The Difference Between Heron and Crane
While similar in appearance with a grayish color, long legs, and a long neck, there are some distinguishing differences between difference between crane and heron. Herons are often found in wetlands such as lakes, ponds and marshes, whereas cranes typically reside in wide open spaces and are more recognizable when flying in groups.
While both birds are in the Ardeidae family of waterbirds, herons and cranes have diverged from their common ancestors through distinct evolutionary paths. As a result, they have evolved into the beautiful creatures we see today.
Feathers and Beaks: Unraveling the Differences Between Cranes and Herons
Cranes are known for their spectacular migrations across the country each spring and fall, when they gather in flocks to find food. They are also known for their rumbles, “cranks” and clattering calls that accompany courtship dances. Herons, on the other hand, are solitary birds that prefer to hunt and fly alone. Herons tend to perch and nest in trees as well as wetlands, marshes, riverbanks, grasslands and even backyard ponds.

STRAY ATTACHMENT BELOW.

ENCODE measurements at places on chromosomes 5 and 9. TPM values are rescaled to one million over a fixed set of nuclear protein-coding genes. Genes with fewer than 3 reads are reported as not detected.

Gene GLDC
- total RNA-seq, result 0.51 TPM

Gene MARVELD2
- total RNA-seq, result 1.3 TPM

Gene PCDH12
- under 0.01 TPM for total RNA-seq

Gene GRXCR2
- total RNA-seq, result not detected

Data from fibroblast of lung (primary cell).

When trying to figure out the difference between a heron and a crane, the most important characteristic is their necks. Herons have shorter necks that they hold erect, especially when in flight. When a heron is flying, it curves its neck into an “S” shape and pulls it backward, a trait that’s easy to see with binoculars or the naked eye.
The size and shape of the bird’s bill can also help. Herons have longer, dagger-like bills designed for spearing fish, their primary prey. Cranes, on the other hand, have a more varied diet and possess shorter bills that are better suited for consuming plant matter as well as animal meat.